Pass the plate
Area religious groups are joining together to fight homelessness
Tonight in Sacramento, 2,800 men, women and children are homeless. Some 1,200 of them are literally on the streets, without a roof over their heads. There are any number of reasons—the unexpected loss of a job, a home foreclosure or a medical emergency. Perhaps one of your co-workers who was laid off, or a neighbor who lost their home, is among the people now sleeping on the streets.
The federal government is willing to send $1.6 million to Sacramento County to help solve the problem, but there’s a catch. To qualify, we need to raise $400,000 in matching funds. Problem is, our city and county governments can’t come up with it, since they’re in pretty dire straits themselves.
So where do we get the money? One of the two members of Sacramento Mayor Kevin Johnson’s homeless task force, the Rev. Rick Cole of Capital Christian Center, has suggested that we pass the collection plate, but not just at his church. Why not collect donations at all the churches, synagogues and mosques in the region?
Why not, indeed? There are more than 1,000 religious organizations in the Sacramento area. That’s a lot of plate-passing potential. But many of these faith organizations have never worked together. So when Pastor Doug Reid of the conservative Capital Christian Center attended an Interfaith Service Bureau meeting to present this concept, and the very liberal Rev. David Thompson attended a meeting at Capital Christian Center to discuss details, the interfaith cooperation angels were singing hallelujah.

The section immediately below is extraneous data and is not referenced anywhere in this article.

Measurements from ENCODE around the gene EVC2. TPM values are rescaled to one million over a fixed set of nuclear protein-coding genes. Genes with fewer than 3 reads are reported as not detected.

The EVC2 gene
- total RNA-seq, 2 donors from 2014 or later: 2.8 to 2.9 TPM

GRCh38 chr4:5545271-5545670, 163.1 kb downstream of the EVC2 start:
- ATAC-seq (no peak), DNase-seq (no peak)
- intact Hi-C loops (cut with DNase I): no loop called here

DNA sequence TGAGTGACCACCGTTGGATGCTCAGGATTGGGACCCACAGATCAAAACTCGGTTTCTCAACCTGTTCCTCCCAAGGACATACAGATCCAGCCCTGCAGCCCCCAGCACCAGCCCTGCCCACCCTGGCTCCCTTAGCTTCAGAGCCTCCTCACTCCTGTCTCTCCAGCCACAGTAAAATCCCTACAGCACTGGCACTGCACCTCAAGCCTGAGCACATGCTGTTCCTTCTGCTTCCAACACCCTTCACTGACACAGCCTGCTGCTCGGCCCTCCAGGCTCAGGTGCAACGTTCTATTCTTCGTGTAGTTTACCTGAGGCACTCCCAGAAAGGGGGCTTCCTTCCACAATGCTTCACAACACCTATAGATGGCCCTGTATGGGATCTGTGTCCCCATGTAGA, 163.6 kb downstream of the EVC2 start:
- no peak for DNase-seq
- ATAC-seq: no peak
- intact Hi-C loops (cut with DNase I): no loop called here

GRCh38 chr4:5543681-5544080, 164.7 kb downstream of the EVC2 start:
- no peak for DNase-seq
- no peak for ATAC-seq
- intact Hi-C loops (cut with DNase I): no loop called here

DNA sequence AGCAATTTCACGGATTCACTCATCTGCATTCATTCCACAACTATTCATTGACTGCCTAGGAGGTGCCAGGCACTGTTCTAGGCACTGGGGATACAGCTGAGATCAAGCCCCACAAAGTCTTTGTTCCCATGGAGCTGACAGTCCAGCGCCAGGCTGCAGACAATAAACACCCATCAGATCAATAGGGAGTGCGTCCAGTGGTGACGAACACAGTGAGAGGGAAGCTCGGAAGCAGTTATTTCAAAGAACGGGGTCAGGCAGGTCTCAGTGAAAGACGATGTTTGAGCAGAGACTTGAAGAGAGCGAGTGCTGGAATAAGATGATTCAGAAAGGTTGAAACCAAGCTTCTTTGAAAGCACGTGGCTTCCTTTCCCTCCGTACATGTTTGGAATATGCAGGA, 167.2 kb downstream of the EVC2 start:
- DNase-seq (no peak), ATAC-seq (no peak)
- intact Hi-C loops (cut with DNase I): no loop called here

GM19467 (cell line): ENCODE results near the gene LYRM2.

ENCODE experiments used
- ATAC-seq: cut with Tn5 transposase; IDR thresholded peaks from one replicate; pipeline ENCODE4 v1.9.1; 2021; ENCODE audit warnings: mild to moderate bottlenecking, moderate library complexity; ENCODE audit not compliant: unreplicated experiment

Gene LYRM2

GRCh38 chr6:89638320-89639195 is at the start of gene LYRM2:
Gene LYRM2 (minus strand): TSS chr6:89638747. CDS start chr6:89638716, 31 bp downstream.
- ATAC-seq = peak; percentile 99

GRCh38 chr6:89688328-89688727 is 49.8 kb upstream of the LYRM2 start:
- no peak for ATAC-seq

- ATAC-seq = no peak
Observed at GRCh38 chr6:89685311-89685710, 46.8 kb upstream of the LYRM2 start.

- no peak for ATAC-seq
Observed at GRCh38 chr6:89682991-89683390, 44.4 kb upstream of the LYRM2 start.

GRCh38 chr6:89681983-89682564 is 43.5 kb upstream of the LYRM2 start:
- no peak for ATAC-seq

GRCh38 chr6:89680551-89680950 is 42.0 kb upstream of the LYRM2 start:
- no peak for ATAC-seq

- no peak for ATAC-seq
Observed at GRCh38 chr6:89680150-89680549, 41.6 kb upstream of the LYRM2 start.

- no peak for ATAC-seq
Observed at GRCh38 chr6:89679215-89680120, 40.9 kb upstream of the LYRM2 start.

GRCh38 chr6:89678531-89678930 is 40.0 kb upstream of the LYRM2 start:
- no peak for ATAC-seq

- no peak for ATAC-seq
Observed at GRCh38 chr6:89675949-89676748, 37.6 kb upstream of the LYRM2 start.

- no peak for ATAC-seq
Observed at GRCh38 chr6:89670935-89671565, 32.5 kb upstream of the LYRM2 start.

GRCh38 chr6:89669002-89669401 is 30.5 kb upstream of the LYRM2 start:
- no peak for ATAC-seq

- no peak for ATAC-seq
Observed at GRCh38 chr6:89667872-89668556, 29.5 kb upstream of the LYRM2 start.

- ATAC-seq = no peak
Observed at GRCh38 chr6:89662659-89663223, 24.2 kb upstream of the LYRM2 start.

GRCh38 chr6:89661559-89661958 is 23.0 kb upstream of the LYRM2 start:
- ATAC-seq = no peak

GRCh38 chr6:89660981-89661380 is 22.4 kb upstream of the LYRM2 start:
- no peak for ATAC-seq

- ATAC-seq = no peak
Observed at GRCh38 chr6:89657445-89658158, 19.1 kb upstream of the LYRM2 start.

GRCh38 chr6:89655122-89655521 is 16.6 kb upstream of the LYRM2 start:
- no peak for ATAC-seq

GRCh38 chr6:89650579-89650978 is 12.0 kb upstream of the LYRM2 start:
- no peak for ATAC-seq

The idea just might catch on. On February 17, at 8 a.m., Mayor Kevin Johnson is inviting area religious leaders to Capital Christian Center to discuss the local homeless situation, and “pass the plate” is on the agenda.
Previously, Pastor Rick has asked his congregation to take the amount of money they would spend on one day’s food and donate it to feed the hungry. On the week of March 21, he suggests that all local religious organizations ask their congregations to take the amount that they spend on one day’s mortgage or rent and donate it towards helping the homeless.
That’s not as much as it might sound. For example, someone who pays $600 per month rent could divide that amount by 30 days and donate $20. Someone with a $3,000 mortgage could donate $100. Remember, if we raise $400,000 by September, the feds will pitch in $1.6 million. That’s our goal.
Here’s how you can make a difference. On Sunday, March 21, the Sacramento Region Community Foundation is sponsoring One Day to Prevent Homelessness. For every dollar you give, the feds will send us $4 to help our homeless population. On the week of March 21, contribute at your place of worship. Or keep the faith in your own way and contribute online at www.onedaytopreventhomelessness.org. The angels will rejoice.